I’ve long wondered about the differences between reading in print, reading online, and reading in mobile formats. Science is bearing out my belief that our brains apprehend and process language differently in different mediums.
Technology is changing the way we read, with a much greater emphasis on skimming and speed reading. Apps like Spritz—well-intentioned though they may be—intrinsically promote an idea that reading isn’t worth investing time, a belief that deep reading is flawed because it’s inefficient.
I can’t believe that this is a good thing. So I was very happy to read this article:
Reading Literature Makes Us Smarter and Nicer by Annie Murphy Paul (posted by Time on June 3, 2013)
It’s an excellent summary of the importance of deep reading. Intentional, invested, slow reading.
Recent research in cognitive science, psychology and neuroscience has demonstrated that deep reading—slow, immersive, rich in sensory detail and emotional and moral complexity—is a distinctive experience, different in kind from the mere decoding of words. … [W]hen readers are enjoying the experience the most, the pace of their reading actually slows. The combination of fast, fluent decoding of words and slow, unhurried progress on the page gives deep readers time to enrich their reading with reflection, analysis, and their own memories and opinions.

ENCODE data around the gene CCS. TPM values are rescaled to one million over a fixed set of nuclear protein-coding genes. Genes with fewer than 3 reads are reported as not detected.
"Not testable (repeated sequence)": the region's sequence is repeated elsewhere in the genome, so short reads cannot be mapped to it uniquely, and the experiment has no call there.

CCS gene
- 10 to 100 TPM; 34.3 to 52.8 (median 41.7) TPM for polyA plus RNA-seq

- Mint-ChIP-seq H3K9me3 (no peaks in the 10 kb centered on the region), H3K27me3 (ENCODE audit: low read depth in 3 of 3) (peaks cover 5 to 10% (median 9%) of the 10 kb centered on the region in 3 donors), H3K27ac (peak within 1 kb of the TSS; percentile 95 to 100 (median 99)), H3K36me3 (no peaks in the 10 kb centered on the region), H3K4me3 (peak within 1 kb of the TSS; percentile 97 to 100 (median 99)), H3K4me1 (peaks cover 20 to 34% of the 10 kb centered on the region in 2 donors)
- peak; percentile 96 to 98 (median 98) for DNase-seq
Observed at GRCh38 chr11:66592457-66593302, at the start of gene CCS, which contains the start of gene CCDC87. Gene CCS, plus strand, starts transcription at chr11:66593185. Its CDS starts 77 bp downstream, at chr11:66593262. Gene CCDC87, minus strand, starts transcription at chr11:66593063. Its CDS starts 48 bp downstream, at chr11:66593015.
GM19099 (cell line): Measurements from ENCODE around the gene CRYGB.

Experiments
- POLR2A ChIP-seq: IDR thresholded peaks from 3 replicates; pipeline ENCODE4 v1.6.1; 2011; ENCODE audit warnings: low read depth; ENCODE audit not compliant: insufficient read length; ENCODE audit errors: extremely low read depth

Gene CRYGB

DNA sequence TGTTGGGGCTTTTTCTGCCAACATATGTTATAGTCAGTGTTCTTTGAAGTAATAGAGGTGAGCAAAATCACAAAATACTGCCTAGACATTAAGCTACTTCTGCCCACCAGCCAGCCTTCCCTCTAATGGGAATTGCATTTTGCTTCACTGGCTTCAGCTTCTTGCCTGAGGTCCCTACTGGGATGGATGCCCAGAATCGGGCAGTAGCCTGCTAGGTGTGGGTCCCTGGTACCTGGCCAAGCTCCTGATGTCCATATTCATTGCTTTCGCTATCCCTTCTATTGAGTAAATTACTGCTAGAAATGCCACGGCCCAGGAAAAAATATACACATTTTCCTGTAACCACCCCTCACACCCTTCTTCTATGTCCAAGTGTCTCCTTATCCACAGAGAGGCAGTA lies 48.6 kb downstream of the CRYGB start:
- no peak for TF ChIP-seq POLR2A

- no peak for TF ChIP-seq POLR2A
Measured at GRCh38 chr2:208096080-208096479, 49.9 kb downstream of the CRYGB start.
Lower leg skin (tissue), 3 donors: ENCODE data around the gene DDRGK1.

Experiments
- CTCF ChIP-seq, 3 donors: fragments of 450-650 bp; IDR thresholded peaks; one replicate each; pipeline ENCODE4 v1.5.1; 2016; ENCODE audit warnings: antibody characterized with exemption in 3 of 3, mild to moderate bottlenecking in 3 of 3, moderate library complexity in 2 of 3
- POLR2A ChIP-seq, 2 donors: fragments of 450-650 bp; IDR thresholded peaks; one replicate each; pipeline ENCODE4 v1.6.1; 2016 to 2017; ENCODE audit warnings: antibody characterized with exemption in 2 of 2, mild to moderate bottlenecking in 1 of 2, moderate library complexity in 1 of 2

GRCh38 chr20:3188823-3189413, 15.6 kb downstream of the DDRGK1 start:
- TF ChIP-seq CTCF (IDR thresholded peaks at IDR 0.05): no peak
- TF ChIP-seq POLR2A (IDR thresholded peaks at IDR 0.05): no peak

This is where apps like Spritz go off track. Reading faster takes away time that we need to really live with the stories, the characters, the language—to fully explore them, to let them steep in our minds. Reading is far more than simply seeing words in sequence. It’s not just about understanding the words—it’s about understanding the story and establishing personal connections to it. It’s about living inside the experience. It requires time.
If efficiency is the only value that matters when we read, we cheat ourselves of the freedom to become fully immersed in the story. It’s the antithesis of deep reading.
Deep reading is essential to keep the brain and mind healthy, vibrant, adaptable. We must make effort to teach the importance of it, to promote the value of taking time to read without distractions, without pressure, without thinking about the clock.
Reading isn’t about efficiency. Reading is about the quality of the experience.